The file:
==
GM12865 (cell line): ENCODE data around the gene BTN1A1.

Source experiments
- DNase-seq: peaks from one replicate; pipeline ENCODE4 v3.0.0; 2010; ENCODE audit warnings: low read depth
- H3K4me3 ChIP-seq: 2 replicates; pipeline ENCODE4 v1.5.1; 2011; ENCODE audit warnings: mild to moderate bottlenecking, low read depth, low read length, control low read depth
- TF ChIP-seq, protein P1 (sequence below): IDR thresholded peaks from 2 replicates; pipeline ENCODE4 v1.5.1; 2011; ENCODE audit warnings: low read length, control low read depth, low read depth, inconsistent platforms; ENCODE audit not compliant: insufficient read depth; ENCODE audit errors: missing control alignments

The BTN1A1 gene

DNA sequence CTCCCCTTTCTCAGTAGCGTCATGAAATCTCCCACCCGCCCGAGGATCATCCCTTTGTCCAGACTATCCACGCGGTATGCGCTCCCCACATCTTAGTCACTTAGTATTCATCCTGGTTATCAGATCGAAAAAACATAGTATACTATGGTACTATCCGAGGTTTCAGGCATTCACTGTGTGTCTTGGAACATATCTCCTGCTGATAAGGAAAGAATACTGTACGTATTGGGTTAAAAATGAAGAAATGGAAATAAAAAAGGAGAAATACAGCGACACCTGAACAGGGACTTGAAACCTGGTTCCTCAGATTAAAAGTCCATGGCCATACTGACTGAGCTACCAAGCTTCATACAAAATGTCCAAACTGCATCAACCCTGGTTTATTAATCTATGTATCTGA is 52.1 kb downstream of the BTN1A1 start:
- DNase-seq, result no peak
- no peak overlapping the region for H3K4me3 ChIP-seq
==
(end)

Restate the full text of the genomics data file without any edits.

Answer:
GM12865 (cell line): ENCODE data around the gene BTN1A1.

Source experiments
- DNase-seq: peaks from one replicate; pipeline ENCODE4 v3.0.0; 2010; ENCODE audit warnings: low read depth
- H3K4me3 ChIP-seq: 2 replicates; pipeline ENCODE4 v1.5.1; 2011; ENCODE audit warnings: mild to moderate bottlenecking, low read depth, low read length, control low read depth
- TF ChIP-seq, protein P1 (sequence below): IDR thresholded peaks from 2 replicates; pipeline ENCODE4 v1.5.1; 2011; ENCODE audit warnings: low read length, control low read depth, low read depth, inconsistent platforms; ENCODE audit not compliant: insufficient read depth; ENCODE audit errors: missing control alignments

The BTN1A1 gene

DNA sequence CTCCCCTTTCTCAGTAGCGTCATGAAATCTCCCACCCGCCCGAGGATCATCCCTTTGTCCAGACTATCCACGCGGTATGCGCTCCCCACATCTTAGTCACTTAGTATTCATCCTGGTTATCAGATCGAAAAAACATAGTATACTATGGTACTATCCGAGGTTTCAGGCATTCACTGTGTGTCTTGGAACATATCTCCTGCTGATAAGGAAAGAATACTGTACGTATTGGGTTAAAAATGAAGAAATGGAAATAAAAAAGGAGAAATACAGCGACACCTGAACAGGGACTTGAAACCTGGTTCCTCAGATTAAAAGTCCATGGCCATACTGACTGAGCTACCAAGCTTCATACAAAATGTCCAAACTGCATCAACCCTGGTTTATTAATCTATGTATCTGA is 52.1 kb downstream of the BTN1A1 start:
- DNase-seq, result no peak
- no peak overlapping the region for H3K4me3 ChIP-seq